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House attempts (once again) to thwart the ESA

Wood_Bison                                                                                      Wood Bison, photo courtesy of USFWS

The House Committee on Natural Resources met earlier this week to markup several bills that would obstruct the Endangered Species Act (ESA).  HR 4315, HR 4316, HR 4317 and HR 4318 were proposed by Chairman Doc Hastings, Congresswoman Cynthia Lummis, Congressman Neugebauer, and Congressman Huizenga, respectively, and  make what they claim are “smart and sensible” updates to ESA, making the scientific and the legal aspects more transparent to the public. Unfortunately, the actual verbiage of these bills relays a much more nefarious effect.

The four bills fit into two sections, the first dictates operational rules on the scientific reports used for ESA assessments, and the second applies restrictions to citizen enforcement of ESA. These proposed bills strip away not only the credibility of the research community, but they also greatly reduce citizens’ right to seek counsel and petition. Congressmen DeFazio openly critiqued the package of bills, “[it’s] so absurd on its face I don’t even know why we’re considering this!” where Congressman Lummis argued that ESA has been invalidated for years.

So what about this reform is so absurd, if they’re meant to be “common sense” bills?

HR 4315 and HR 4317 would require U.S. Fish and Wildlife Service, the U.S Forest Service, Bureau of Land Management, and the National Park Service to post online what is defined by Congress as “the best available science.” While Sierra Club is a longtime advocate of using the best available science, the crippling effects of this mandate are twofold. This process would overburden the resources of all four agencies; and thereby waste taxpayer money and overextend agency resources. Where Section 6 of ESA includes the participation of the states, this bill elevates all state provided research as the “best available;” giving way for duplicative and inferior research to inundate the agencies.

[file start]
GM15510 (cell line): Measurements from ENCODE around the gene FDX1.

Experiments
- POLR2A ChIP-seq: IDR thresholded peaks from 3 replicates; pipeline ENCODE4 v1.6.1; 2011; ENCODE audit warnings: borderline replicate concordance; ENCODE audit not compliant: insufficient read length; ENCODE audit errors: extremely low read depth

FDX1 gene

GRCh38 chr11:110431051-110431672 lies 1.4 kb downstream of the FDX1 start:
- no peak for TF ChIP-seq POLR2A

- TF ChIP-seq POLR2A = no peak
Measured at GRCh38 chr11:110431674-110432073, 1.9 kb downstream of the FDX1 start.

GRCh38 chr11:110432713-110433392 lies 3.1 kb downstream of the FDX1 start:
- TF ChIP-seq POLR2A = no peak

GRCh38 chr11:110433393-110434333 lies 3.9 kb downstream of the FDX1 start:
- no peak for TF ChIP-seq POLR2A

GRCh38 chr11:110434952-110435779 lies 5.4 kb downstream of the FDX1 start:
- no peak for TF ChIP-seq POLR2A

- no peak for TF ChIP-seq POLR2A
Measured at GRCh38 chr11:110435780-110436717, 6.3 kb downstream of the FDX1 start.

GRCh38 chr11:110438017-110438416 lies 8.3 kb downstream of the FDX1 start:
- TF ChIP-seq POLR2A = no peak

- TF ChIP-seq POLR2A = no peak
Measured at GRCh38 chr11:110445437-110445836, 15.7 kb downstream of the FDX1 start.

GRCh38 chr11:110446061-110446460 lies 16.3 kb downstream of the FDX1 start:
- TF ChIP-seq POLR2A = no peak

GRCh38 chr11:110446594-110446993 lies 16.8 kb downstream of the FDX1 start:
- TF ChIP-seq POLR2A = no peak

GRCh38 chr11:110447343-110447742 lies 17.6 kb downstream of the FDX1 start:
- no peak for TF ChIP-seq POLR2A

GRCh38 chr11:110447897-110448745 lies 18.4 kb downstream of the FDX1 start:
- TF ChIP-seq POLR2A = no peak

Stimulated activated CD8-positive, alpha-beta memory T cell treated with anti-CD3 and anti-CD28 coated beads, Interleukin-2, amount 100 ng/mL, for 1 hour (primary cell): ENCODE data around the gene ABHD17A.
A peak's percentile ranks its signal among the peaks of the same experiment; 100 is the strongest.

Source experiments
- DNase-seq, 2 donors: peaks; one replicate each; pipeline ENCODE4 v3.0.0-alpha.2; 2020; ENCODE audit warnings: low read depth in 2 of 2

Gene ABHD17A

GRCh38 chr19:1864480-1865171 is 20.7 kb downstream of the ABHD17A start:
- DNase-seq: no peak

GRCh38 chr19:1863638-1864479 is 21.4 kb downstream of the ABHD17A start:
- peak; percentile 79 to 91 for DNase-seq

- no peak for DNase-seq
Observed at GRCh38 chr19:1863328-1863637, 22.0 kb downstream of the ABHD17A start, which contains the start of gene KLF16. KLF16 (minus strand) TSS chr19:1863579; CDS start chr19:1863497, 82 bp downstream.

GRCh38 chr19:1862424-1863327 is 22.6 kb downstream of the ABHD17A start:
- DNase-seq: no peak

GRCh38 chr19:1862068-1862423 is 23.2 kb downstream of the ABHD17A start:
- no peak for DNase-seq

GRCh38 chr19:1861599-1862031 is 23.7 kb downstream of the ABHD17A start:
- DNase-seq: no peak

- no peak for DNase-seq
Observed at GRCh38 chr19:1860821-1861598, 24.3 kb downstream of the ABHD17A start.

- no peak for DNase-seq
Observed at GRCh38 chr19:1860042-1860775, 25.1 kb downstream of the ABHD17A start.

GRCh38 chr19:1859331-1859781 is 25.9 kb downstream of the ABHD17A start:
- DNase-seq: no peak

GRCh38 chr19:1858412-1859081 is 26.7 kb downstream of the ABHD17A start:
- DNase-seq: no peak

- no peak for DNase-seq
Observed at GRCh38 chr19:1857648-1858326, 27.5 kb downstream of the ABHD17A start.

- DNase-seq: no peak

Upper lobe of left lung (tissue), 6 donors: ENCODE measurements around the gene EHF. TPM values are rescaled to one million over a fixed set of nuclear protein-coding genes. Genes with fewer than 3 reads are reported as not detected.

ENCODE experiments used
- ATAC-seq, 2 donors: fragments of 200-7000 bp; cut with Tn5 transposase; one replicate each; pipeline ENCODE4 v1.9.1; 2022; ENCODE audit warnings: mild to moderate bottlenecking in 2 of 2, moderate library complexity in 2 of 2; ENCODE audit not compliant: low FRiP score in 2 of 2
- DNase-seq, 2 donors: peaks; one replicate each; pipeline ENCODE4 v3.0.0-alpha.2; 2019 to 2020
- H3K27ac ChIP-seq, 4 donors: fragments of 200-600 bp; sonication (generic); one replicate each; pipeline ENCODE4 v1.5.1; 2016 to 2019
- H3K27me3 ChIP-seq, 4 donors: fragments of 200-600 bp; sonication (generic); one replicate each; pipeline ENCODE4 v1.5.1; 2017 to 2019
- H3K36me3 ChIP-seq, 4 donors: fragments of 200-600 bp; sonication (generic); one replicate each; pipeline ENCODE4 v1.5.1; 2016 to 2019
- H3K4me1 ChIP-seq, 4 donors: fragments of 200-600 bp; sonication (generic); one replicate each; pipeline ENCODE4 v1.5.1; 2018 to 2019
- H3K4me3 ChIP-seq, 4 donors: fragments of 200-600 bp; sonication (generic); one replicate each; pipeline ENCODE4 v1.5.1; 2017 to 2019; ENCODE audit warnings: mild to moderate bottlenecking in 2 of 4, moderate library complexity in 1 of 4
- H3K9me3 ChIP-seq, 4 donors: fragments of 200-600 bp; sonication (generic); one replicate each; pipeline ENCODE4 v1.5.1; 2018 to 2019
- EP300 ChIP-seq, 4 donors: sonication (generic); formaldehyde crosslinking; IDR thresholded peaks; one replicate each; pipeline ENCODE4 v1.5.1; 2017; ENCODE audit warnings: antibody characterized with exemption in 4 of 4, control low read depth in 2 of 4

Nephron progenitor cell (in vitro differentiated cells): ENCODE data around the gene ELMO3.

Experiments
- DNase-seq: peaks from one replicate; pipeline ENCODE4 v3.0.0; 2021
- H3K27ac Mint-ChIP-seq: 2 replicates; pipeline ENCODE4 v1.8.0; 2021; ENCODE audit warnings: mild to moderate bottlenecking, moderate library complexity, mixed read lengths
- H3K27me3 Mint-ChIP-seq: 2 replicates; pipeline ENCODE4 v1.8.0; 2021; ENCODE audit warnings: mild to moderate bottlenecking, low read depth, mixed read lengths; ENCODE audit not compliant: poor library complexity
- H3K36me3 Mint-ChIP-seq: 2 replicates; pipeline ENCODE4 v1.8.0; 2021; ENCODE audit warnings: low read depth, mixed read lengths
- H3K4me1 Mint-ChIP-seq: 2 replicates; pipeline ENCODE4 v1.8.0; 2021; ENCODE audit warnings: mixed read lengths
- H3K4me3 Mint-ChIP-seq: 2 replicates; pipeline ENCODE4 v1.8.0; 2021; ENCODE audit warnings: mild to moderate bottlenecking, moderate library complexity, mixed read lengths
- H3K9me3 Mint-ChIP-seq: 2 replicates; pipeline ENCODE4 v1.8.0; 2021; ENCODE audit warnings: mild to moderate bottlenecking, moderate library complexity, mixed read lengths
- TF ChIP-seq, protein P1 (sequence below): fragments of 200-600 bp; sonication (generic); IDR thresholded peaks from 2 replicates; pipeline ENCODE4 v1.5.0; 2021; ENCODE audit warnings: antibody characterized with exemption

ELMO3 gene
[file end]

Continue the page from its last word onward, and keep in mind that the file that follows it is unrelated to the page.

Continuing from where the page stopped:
New Jersey Congressman Holt’s response to this bill was poignant, “Surely we don’t think that the members of Congress are better at evaluating the best available science than actual scientists…”  (Said humbly by the committee’s only physicist.)  The combination of these bills would undermine the quality of scientific research that agencies use to implement ESA, as well exhaust the agencies with excessive regulations.

The second set of bills, HR 4316 and HR 4318, would dismantle the ability of citizens to seek counsel by limiting the award given to successful litigants; this would stall the effective ESA litigation by requiring each and every cost associated with law suits be cataloged and published.  Here, Congressman Huffman pointed out that ESA suits make up barely 1.9% of all litigation and that these bills are based on the fabricated myth that these types of suits pad the wallets of environmental agencies and organizations.

Now what exactly is common sense about adding cumbersome regulations for multiple institutions? Which wastes more taxpayers’ dollars: the litigation fees or heavy expenditure of agency resources? Although these bills passed the House Committee, they, like so many Endangered Species Act reforms bills before them, will only be ignored and abandoned by the Senate. Thus, the ESA will be allowed to thrive as the one of the nation’s most effective environmental protection laws. 

--Lauren van Vliet, Federal Policy Public Lands intern

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